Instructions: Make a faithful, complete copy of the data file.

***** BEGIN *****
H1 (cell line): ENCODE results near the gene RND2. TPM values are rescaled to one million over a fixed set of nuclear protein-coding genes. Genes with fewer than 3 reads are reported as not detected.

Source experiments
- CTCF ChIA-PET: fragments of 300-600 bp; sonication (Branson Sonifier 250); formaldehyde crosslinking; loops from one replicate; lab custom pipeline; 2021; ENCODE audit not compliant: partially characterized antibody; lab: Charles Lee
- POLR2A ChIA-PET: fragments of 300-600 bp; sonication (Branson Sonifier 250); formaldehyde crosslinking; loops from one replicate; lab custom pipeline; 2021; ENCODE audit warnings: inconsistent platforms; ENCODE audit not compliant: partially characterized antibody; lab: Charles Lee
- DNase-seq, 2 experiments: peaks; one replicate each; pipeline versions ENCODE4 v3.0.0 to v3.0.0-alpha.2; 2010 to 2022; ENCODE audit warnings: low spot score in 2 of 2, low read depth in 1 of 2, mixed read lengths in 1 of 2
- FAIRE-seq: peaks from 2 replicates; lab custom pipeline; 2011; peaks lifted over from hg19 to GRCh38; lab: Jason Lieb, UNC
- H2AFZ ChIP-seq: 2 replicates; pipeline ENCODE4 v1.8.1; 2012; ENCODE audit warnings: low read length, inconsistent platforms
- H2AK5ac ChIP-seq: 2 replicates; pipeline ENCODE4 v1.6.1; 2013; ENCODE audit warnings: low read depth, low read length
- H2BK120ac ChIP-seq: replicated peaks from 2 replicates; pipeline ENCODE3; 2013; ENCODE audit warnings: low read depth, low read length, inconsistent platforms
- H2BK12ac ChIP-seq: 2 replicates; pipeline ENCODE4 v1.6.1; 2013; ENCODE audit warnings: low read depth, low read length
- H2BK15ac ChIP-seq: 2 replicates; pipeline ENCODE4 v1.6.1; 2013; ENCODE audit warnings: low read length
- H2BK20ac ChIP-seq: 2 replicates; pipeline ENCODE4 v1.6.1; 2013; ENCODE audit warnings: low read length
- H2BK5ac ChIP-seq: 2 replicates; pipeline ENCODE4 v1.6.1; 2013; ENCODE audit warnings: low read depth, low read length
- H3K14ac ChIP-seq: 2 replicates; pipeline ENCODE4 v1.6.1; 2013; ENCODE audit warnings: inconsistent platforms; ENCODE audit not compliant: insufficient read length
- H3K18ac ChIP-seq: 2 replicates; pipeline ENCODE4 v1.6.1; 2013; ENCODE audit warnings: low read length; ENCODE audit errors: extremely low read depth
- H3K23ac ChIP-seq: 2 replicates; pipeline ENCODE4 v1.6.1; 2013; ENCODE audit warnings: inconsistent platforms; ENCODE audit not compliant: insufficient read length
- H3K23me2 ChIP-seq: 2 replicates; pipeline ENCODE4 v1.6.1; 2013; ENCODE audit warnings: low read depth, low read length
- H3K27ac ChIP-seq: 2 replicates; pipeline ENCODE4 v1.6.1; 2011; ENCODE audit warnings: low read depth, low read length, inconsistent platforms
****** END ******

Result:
H1 (cell line): ENCODE results near the gene RND2. TPM values are rescaled to one million over a fixed set of nuclear protein-coding genes. Genes with fewer than 3 reads are reported as not detected.

Source experiments
- CTCF ChIA-PET: fragments of 300-600 bp; sonication (Branson Sonifier 250); formaldehyde crosslinking; loops from one replicate; lab custom pipeline; 2021; ENCODE audit not compliant: partially characterized antibody; lab: Charles Lee
- POLR2A ChIA-PET: fragments of 300-600 bp; sonication (Branson Sonifier 250); formaldehyde crosslinking; loops from one replicate; lab custom pipeline; 2021; ENCODE audit warnings: inconsistent platforms; ENCODE audit not compliant: partially characterized antibody; lab: Charles Lee
- DNase-seq, 2 experiments: peaks; one replicate each; pipeline versions ENCODE4 v3.0.0 to v3.0.0-alpha.2; 2010 to 2022; ENCODE audit warnings: low spot score in 2 of 2, low read depth in 1 of 2, mixed read lengths in 1 of 2
- FAIRE-seq: peaks from 2 replicates; lab custom pipeline; 2011; peaks lifted over from hg19 to GRCh38; lab: Jason Lieb, UNC
- H2AFZ ChIP-seq: 2 replicates; pipeline ENCODE4 v1.8.1; 2012; ENCODE audit warnings: low read length, inconsistent platforms
- H2AK5ac ChIP-seq: 2 replicates; pipeline ENCODE4 v1.6.1; 2013; ENCODE audit warnings: low read depth, low read length
- H2BK120ac ChIP-seq: replicated peaks from 2 replicates; pipeline ENCODE3; 2013; ENCODE audit warnings: low read depth, low read length, inconsistent platforms
- H2BK12ac ChIP-seq: 2 replicates; pipeline ENCODE4 v1.6.1; 2013; ENCODE audit warnings: low read depth, low read length
- H2BK15ac ChIP-seq: 2 replicates; pipeline ENCODE4 v1.6.1; 2013; ENCODE audit warnings: low read length
- H2BK20ac ChIP-seq: 2 replicates; pipeline ENCODE4 v1.6.1; 2013; ENCODE audit warnings: low read length
- H2BK5ac ChIP-seq: 2 replicates; pipeline ENCODE4 v1.6.1; 2013; ENCODE audit warnings: low read depth, low read length
- H3K14ac ChIP-seq: 2 replicates; pipeline ENCODE4 v1.6.1; 2013; ENCODE audit warnings: inconsistent platforms; ENCODE audit not compliant: insufficient read length
- H3K18ac ChIP-seq: 2 replicates; pipeline ENCODE4 v1.6.1; 2013; ENCODE audit warnings: low read length; ENCODE audit errors: extremely low read depth
- H3K23ac ChIP-seq: 2 replicates; pipeline ENCODE4 v1.6.1; 2013; ENCODE audit warnings: inconsistent platforms; ENCODE audit not compliant: insufficient read length
- H3K23me2 ChIP-seq: 2 replicates; pipeline ENCODE4 v1.6.1; 2013; ENCODE audit warnings: low read depth, low read length
- H3K27ac ChIP-seq: 2 replicates; pipeline ENCODE4 v1.6.1; 2011; ENCODE audit warnings: low read depth, low read length, inconsistent platforms